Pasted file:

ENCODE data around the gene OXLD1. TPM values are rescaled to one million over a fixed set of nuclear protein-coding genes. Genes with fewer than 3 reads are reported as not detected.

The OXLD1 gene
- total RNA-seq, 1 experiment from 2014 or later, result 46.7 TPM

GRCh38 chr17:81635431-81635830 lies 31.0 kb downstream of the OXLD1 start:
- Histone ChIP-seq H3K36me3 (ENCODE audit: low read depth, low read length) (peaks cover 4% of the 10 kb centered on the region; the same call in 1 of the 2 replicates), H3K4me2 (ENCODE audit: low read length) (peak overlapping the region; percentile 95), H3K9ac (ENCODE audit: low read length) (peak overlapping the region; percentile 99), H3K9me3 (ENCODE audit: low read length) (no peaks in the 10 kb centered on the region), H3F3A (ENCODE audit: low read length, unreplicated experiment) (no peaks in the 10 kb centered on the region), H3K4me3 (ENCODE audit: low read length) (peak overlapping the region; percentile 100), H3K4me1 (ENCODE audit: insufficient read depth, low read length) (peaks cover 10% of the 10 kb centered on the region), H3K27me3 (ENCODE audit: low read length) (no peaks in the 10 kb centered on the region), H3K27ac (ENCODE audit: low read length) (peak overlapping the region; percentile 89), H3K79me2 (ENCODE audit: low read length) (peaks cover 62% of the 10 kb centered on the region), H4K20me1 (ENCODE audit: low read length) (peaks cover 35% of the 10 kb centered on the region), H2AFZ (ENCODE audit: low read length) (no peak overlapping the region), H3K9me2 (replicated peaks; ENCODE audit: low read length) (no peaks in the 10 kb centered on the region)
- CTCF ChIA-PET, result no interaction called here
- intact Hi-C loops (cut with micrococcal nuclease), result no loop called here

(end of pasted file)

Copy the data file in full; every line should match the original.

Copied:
ENCODE data around the gene OXLD1. TPM values are rescaled to one million over a fixed set of nuclear protein-coding genes. Genes with fewer than 3 reads are reported as not detected.

The OXLD1 gene
- total RNA-seq, 1 experiment from 2014 or later, result 46.7 TPM

GRCh38 chr17:81635431-81635830 lies 31.0 kb downstream of the OXLD1 start:
- Histone ChIP-seq H3K36me3 (ENCODE audit: low read depth, low read length) (peaks cover 4% of the 10 kb centered on the region; the same call in 1 of the 2 replicates), H3K4me2 (ENCODE audit: low read length) (peak overlapping the region; percentile 95), H3K9ac (ENCODE audit: low read length) (peak overlapping the region; percentile 99), H3K9me3 (ENCODE audit: low read length) (no peaks in the 10 kb centered on the region), H3F3A (ENCODE audit: low read length, unreplicated experiment) (no peaks in the 10 kb centered on the region), H3K4me3 (ENCODE audit: low read length) (peak overlapping the region; percentile 100), H3K4me1 (ENCODE audit: insufficient read depth, low read length) (peaks cover 10% of the 10 kb centered on the region), H3K27me3 (ENCODE audit: low read length) (no peaks in the 10 kb centered on the region), H3K27ac (ENCODE audit: low read length) (peak overlapping the region; percentile 89), H3K79me2 (ENCODE audit: low read length) (peaks cover 62% of the 10 kb centered on the region), H4K20me1 (ENCODE audit: low read length) (peaks cover 35% of the 10 kb centered on the region), H2AFZ (ENCODE audit: low read length) (no peak overlapping the region), H3K9me2 (replicated peaks; ENCODE audit: low read length) (no peaks in the 10 kb centered on the region)
- CTCF ChIA-PET, result no interaction called here
- intact Hi-C loops (cut with micrococcal nuclease), result no loop called here